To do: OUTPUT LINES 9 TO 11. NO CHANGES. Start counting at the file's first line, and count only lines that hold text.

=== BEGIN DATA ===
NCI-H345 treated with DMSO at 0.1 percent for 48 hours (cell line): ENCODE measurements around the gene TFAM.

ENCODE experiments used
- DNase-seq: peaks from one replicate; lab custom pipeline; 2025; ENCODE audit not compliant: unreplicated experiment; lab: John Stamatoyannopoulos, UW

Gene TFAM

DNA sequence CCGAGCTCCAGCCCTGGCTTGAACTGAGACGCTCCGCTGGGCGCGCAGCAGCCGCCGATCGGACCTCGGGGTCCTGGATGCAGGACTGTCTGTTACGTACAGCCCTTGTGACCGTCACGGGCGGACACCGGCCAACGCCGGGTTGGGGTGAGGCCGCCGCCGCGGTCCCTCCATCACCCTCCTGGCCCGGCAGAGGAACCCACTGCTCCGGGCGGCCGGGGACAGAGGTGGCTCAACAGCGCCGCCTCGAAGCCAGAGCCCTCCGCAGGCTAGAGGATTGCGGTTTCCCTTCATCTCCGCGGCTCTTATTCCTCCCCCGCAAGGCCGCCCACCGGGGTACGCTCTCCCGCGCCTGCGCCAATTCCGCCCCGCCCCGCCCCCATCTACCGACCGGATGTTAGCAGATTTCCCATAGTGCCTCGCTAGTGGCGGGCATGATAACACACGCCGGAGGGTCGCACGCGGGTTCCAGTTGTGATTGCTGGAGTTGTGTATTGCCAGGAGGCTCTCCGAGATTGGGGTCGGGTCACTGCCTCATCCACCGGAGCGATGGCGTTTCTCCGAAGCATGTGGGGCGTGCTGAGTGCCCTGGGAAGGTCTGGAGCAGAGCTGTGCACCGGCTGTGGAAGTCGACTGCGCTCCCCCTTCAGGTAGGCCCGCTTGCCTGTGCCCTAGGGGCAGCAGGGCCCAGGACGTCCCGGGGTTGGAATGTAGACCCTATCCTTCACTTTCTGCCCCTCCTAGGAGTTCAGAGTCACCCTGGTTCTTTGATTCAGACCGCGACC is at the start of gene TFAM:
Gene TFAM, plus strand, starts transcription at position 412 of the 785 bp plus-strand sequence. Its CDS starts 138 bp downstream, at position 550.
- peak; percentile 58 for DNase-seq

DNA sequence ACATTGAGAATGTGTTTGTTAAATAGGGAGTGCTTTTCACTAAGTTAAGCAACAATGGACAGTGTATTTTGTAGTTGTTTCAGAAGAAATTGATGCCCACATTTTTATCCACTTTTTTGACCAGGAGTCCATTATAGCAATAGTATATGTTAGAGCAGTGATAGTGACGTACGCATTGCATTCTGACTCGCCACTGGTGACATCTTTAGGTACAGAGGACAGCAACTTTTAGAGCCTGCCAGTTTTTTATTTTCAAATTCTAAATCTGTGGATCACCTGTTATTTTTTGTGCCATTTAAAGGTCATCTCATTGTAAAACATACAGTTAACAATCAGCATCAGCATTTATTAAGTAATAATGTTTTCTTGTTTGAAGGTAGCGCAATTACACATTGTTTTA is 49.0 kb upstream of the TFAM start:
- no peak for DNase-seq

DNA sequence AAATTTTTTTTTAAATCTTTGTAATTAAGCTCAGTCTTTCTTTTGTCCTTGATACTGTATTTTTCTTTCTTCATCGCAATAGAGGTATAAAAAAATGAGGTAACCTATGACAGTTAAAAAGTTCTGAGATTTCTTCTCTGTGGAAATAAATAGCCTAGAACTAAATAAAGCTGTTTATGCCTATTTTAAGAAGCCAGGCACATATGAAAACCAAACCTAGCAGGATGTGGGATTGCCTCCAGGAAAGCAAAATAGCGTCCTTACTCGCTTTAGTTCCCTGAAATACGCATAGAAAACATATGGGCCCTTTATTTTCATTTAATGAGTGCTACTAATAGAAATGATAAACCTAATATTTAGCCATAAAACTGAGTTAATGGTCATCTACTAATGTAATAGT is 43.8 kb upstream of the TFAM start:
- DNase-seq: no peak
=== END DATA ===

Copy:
- no peak for DNase-seq

DNA sequence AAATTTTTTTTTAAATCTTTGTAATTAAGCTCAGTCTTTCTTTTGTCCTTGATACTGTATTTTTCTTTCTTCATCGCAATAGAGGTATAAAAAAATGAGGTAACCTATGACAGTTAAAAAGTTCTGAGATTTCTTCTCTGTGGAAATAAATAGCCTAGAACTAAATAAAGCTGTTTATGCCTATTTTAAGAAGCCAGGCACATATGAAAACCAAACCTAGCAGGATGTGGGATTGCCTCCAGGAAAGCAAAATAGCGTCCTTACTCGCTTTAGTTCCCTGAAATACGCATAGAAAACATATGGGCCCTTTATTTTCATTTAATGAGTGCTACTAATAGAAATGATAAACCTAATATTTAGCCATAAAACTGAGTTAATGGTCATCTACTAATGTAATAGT is 43.8 kb upstream of the TFAM start:
- DNase-seq: no peak